Friend or Foe?
Recent fires got me thinking, would Opal load?
Once again, Opal and I were riding in the arena with another rider and horse (Greg and Amigo). I've been digging around in my plethora of tubs of tack looking for bits. I find it hard to put into words other than Opal just doesn't feel 'right' in the two bits I've tried so far. I expect some resistance as she is learning, and its not even that...its like tough silly puddy...and not that shes pulling against my hands, she's not even close to leaning on them. It's just kind of blech. I found a hackamore in my stash and wanted to give that a try. She responds very well to the halter....maybe this would be it for her. I got it all fitted to her at the tie pole and then it was time to ride.
Opal was a champ in that she really tried....but she hated the hackamore. I ended up spending most of the time using the lead line to the halter to help steer her or halt her. At the end of our ride, Greg and Amigo were also finishing up. Opal wanted to say hi to her friend Amigo.....and sweet talk Greg out of some treats. Opal likes being right next to me, but we are working on minding our space...but she will still reach her head out for loves.
I know you have carrots.
A beautiful day today. Recently we had a big fire near the ranch, 20 miles away give or take. We didn't have to evacuate, but we were ready to receive animals if needed. Fire is now no longer a threat, but it got me thinking. Opal hasn't been back in the horse trailer since she came home mid-June. Would she willingly go in?
If you don't recall, at the BLM facility she came from, they put her in a chute and we backed the trailer up to it, then she was 'encouraged' into the trailer. The process works for all involved with the un-gentled horses, but horse trailers look like something scary. Caves.....and what exactly lives in caves? Predators. Lots of horses aren't exactly on board with loading into big scary caves. Opal trailered well form BLM, but would she go back in?
Opal entering the trailer at Litchfield BLM facility in June this year.
Not having my own rig to work with, I had to wait and coordinate a day when the rig would be hooked up and not in use. Today was my lucky day. Armed with my clicker, a pocket full of carrots and alfalfa in the trailer, I was determined to get her in. Except Opal surprised me. No sooner had I opened the trailer door, she was ready to walk right in! I gave her a pat, stepped on up, and she followed suit. Lots of praise and loves. We walked out, and back in....and out and back in. Each time she spent longer and longer standing in the trailer. I would close the divider on her, step outside the trailer, walk back in, mess with the lead line, and so on. Never once did she resist or become tense. In fact, after I was done, she spent the rest of the day trying to pull me back to the trailer!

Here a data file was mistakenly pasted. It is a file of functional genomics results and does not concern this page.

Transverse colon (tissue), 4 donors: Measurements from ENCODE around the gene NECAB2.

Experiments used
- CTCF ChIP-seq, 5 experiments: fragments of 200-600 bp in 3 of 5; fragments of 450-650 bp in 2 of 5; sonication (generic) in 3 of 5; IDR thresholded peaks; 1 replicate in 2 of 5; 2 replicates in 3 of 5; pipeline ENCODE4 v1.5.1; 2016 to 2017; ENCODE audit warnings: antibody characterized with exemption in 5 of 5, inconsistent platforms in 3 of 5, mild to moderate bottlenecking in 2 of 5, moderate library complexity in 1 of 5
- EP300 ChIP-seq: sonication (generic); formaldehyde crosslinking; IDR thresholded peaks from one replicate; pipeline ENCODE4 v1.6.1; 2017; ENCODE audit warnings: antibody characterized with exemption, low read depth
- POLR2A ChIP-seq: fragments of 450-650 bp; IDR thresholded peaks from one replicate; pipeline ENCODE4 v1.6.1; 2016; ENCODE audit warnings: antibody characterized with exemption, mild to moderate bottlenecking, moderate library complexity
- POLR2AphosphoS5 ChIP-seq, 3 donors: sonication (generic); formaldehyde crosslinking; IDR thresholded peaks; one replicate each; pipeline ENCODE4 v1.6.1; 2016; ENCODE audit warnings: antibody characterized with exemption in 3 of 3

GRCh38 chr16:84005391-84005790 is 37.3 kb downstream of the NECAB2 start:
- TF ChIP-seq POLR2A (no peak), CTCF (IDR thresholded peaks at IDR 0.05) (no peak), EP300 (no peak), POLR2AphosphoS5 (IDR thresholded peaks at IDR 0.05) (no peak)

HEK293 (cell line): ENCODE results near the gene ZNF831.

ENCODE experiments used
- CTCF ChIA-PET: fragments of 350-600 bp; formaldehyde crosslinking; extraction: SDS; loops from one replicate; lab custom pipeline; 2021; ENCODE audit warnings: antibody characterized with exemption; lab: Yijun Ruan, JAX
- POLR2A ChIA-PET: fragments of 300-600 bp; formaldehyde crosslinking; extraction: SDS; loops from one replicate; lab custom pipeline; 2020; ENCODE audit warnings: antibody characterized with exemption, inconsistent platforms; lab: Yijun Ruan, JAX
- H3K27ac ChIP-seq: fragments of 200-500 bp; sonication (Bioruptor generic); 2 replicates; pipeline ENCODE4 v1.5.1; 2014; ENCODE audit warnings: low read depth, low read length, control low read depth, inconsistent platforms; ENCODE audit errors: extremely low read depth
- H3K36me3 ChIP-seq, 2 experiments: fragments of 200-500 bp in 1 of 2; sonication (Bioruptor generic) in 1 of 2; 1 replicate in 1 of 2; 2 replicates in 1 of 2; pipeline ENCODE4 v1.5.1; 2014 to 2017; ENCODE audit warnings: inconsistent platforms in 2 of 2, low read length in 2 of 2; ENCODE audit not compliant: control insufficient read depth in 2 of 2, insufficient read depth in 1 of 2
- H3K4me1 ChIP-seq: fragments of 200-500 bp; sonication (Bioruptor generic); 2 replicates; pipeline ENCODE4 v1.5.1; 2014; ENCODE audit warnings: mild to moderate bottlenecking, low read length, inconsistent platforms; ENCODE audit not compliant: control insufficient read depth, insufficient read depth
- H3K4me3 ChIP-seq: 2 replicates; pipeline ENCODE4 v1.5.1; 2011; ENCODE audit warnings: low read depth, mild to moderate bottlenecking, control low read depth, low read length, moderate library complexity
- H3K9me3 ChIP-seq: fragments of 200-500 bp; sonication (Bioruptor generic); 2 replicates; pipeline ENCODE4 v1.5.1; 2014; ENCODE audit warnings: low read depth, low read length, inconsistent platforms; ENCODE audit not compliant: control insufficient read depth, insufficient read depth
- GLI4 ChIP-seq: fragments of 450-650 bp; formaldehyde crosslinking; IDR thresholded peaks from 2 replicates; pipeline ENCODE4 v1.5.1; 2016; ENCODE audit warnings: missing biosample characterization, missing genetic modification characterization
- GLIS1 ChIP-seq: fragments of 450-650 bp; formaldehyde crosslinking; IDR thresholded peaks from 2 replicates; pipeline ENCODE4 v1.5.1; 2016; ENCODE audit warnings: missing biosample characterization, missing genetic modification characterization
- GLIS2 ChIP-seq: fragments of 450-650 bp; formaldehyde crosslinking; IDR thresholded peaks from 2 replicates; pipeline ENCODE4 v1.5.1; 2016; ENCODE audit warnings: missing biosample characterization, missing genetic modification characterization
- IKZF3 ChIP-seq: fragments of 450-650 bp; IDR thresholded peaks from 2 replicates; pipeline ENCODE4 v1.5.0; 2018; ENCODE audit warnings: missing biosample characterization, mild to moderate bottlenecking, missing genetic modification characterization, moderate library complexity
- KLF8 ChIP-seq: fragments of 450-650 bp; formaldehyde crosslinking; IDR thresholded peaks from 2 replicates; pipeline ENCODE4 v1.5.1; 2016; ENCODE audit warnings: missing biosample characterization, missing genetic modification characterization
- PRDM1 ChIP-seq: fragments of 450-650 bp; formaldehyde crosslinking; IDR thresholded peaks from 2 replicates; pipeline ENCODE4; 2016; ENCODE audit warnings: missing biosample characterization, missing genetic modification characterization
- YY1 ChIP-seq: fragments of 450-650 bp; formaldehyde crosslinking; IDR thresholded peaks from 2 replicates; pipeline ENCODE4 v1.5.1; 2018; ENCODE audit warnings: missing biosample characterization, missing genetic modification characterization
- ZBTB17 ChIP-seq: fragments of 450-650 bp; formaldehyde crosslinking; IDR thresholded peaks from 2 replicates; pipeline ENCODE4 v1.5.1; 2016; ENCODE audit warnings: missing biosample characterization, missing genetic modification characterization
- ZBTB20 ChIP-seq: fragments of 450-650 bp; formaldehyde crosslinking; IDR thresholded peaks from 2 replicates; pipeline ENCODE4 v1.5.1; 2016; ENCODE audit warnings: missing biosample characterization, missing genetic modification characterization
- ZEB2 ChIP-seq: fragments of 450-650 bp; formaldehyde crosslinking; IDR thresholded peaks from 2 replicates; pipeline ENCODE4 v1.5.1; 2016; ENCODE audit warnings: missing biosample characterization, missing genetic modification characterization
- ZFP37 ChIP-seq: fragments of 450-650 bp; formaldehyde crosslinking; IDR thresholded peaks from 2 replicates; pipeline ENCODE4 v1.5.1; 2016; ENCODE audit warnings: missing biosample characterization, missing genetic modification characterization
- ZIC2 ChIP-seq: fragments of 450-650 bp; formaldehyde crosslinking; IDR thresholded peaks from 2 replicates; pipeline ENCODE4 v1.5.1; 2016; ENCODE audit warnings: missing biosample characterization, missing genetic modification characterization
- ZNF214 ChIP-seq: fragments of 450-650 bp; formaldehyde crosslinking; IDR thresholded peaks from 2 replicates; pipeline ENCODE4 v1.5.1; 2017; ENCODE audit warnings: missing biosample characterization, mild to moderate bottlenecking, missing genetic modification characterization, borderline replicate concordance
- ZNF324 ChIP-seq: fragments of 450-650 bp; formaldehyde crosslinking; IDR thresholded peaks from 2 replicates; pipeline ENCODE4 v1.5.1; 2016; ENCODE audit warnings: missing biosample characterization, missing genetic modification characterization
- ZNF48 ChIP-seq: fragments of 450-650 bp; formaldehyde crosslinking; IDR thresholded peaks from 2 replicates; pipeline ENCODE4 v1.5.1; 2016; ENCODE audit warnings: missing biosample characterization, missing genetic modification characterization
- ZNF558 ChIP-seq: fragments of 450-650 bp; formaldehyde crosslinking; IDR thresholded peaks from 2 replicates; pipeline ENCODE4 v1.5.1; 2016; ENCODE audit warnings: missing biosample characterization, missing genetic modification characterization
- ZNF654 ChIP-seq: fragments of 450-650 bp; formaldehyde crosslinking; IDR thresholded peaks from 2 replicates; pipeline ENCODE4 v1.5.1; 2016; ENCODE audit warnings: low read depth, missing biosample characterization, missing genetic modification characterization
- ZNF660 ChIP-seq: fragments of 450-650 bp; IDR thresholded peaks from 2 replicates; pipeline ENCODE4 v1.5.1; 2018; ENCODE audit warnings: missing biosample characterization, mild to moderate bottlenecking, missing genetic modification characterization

In we go!
Next we got tacked up and I put another bit on for her, one that was rubber. I started ground driving her to help direct her around the arena. We had a few bobbles, but all in all she did really good. After her 10-15 minutes of ground driving, it was time to ride. Sarah was on her horse Gypsy (Opal's pasture mate and resident alpha mare of their 'herd'. We played follow the leader. Gypsy and Sarah lead, Opal followed. I relied on my legs to get her going and to guide her, but when that wasn't working, I turned to the reins. She was much more responsive, even in her halts! (Someday we won't need reins to halt, but that's a ways off right now) We rode at a walk for about 20 minutes, then stood in the arena at a halt watching Gypsy and Sarah work. She stood very well and only wanted to walk off over to the rail because someone else walked up to it and Opal wanted a carrot. (Yes, I know, she's driven by food, but she only gets so many baby carrots a session, the rest is the clicker. It works for her right now) Opal was also brave enough to drink from buckets with her bit in today, another first! (yay, I won't have to un-tack her on trails to get her to drink. I've known 'those' horses) Opal is also getting use to carrying all the gear back on her saddle at the end of our ride. I don't always have my horses carry things back. If they have been good, a lot of time I'll un-tack them in the ring and let them go right there. Opal is still getting use to it all, so for now, she carries stuff.
Today's ride. Opal also likes nudging the phone as I take a picture.
With Opal's session finished, I turned her loose to graze and went to help others working on the trailer with their horses. Opal was right there checking thing out, but minding her own business and keeping her distance. One of the horses, Whiskey, was finished practicing and his owner Yvette turned him loose to graze. Now Whiskey is normally mellow, energy saving kind of guy, but he does like to show off for the mares. Well, he decided to kick up his heels and take off at a gallop right past Opal. She looked up at him, then back at me with a look that said "What on earth was THAT all about Mom?" Then she went on her merry way grazing.